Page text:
Germany, for those of you who did not know it, produces some excellent sparkling wine in a style similar to Champagne. It also produces a unique fizze ("Sekt") from Riesling, called "Rieslingsekt". This is style of sparkling wine that tends to be crisper and fresher than Champagne. Some of the more exciting specimens of this type blend French complexity with vibrant German Riesling freshness and mineral.
I was lucky in that the most recent bottle of German fizz I opened was one of this type.
As is the case with English sparkling wine the best German Sekts are made using the classical method employed in the Champagne - however, for legal reasons neither English nor German sparkling wines can be called Champagne. The English wine trade may bemoan that but at least as far as Rieslingsekt is concerned I would not want it any other way. We are, after all, looking at a distinct product and the Mosel, where today's wine hails from, really should not suffer from an inferiority complex to any wine region in the world. Josef Rosch's Rieslingsekt "brut" is made from Riesling grapes from the Klostergarten vineyard near the Mosel village of Leiwen. Leiwen is well known for its Riesling and the Rosch family own some 7.5ha of vineyards in the area. I have never had one of their wines before, so this a premier both for the family and their sparkling wine.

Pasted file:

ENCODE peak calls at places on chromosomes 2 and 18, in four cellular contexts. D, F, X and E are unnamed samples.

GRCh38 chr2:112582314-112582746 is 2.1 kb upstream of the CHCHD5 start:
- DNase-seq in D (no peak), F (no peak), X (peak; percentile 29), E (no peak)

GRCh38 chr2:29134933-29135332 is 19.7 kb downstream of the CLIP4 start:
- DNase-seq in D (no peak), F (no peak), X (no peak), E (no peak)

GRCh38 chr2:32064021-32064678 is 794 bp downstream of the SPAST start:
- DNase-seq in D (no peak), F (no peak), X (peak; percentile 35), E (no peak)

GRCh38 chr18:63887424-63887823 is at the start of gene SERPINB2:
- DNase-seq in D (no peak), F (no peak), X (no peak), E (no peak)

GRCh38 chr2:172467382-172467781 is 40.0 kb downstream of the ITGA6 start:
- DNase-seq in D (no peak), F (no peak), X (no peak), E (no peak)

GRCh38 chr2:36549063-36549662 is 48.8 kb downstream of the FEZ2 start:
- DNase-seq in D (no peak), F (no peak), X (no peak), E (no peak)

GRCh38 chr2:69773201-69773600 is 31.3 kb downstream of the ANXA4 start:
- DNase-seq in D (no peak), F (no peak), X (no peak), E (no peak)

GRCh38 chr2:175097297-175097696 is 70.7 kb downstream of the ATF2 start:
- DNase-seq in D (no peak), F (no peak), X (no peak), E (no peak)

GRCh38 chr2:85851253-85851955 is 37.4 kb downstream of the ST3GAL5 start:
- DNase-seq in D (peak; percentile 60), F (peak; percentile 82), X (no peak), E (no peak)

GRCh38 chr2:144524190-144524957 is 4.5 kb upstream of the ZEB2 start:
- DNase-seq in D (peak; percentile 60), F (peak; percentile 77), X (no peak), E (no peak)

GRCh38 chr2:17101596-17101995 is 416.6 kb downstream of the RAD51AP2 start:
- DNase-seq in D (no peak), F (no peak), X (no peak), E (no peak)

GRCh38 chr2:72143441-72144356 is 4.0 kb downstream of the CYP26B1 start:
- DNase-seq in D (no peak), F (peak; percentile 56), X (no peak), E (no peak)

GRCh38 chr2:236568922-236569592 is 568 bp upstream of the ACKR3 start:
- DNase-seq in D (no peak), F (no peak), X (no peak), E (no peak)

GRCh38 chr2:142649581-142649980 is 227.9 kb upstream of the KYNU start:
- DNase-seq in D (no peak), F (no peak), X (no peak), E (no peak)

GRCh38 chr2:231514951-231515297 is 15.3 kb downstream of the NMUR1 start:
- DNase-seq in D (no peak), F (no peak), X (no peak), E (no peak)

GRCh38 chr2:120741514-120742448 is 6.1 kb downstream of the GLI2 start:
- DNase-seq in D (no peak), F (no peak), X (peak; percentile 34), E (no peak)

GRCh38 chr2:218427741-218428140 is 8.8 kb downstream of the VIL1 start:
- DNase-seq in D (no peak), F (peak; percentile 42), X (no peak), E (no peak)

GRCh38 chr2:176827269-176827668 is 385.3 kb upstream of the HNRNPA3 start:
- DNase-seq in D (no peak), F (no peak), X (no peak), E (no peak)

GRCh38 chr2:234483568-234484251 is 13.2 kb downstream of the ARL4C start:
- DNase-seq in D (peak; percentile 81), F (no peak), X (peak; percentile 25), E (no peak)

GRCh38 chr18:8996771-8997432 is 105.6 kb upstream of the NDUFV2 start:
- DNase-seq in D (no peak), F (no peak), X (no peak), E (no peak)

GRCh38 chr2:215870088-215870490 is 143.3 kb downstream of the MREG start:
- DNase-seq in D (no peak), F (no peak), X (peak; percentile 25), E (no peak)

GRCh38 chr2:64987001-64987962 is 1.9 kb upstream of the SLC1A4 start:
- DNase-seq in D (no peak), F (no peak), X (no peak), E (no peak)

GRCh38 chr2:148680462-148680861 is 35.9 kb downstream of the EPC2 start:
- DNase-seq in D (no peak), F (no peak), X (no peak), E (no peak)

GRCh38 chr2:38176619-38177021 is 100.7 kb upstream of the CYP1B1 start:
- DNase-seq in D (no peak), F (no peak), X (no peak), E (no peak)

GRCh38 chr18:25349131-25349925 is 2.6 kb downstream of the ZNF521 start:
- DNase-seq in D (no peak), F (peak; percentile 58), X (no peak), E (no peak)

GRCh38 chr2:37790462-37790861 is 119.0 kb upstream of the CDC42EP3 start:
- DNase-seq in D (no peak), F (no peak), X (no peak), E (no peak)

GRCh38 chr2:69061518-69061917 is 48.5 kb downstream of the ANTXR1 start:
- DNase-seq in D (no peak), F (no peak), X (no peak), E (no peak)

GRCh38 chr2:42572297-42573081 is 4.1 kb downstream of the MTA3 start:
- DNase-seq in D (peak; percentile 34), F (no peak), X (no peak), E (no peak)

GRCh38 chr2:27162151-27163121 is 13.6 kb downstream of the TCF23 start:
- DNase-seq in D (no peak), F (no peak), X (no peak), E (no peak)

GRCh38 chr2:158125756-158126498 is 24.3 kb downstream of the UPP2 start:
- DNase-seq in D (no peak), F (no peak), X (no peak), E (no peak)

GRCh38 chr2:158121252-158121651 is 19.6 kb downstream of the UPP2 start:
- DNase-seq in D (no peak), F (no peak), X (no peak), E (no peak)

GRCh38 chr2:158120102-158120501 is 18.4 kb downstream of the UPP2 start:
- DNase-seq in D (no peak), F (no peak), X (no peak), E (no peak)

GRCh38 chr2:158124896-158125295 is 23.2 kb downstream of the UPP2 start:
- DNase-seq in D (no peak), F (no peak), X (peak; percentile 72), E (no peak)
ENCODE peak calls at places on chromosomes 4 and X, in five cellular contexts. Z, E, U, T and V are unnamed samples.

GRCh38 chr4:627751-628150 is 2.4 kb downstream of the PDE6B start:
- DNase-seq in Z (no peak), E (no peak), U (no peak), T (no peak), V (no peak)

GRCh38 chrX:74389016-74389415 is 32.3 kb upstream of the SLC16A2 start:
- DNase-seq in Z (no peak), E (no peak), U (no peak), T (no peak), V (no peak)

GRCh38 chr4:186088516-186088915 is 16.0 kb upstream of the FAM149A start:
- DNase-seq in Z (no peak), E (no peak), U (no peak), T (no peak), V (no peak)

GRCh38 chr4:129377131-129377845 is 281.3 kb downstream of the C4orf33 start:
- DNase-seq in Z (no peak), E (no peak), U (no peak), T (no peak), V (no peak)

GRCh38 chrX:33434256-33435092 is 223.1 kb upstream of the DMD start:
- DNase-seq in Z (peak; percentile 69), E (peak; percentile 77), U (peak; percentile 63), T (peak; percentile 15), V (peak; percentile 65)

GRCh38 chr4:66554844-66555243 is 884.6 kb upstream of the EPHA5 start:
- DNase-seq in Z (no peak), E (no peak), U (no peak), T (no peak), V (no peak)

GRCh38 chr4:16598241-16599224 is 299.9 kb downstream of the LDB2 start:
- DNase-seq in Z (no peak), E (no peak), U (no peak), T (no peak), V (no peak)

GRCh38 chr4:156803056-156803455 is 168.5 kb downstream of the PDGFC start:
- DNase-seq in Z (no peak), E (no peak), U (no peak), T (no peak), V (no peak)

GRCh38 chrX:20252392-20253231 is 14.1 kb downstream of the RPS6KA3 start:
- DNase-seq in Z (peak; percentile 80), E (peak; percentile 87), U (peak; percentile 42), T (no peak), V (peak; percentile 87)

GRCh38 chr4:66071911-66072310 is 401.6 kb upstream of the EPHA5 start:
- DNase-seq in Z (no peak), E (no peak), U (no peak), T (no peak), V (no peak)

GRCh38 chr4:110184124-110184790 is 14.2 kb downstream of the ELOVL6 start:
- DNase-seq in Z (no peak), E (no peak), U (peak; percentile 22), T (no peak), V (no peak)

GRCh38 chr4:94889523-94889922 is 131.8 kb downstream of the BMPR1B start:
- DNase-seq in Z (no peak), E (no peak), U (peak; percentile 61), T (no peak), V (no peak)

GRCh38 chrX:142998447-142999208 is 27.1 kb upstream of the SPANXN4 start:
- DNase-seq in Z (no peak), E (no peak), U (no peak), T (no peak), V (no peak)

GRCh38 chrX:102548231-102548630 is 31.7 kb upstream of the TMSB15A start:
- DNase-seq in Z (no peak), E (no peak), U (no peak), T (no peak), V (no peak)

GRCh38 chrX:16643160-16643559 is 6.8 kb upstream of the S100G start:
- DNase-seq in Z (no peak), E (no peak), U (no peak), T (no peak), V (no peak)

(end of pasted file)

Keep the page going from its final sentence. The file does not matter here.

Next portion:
Even so I doubt the Rieslingsekt had any stage fright, and if it did it certainly did not stop it performing very well indeed. The bouquet is quite intense; it has depth and complexity that, with yeasty, almost brioche like aromas, does remind a little of Champagne. On the other hand there is a dusty minerality with lemon and peach aromas that is much more Riesling. Both come together nicely with apple, flowery aromas, some pear and fruit gum notes.
On the tongue fresh Riesling acidity gives the wine a decidedly dry appearance, although a touch of sweetness comes out with the caramel and mineral finish. The Sekt has complexity to which lemon and especially apple add freshness on the tongue too - the latter with a decidedly green, very fresh apple juice touch, almost bordering on cider. Despite a certain depth this makes the sparkler feel very much alive. There are some elements of a good Champagne but also moments where the Riesling origin shows in a very enjoyable more wine-y character; refreshingly different.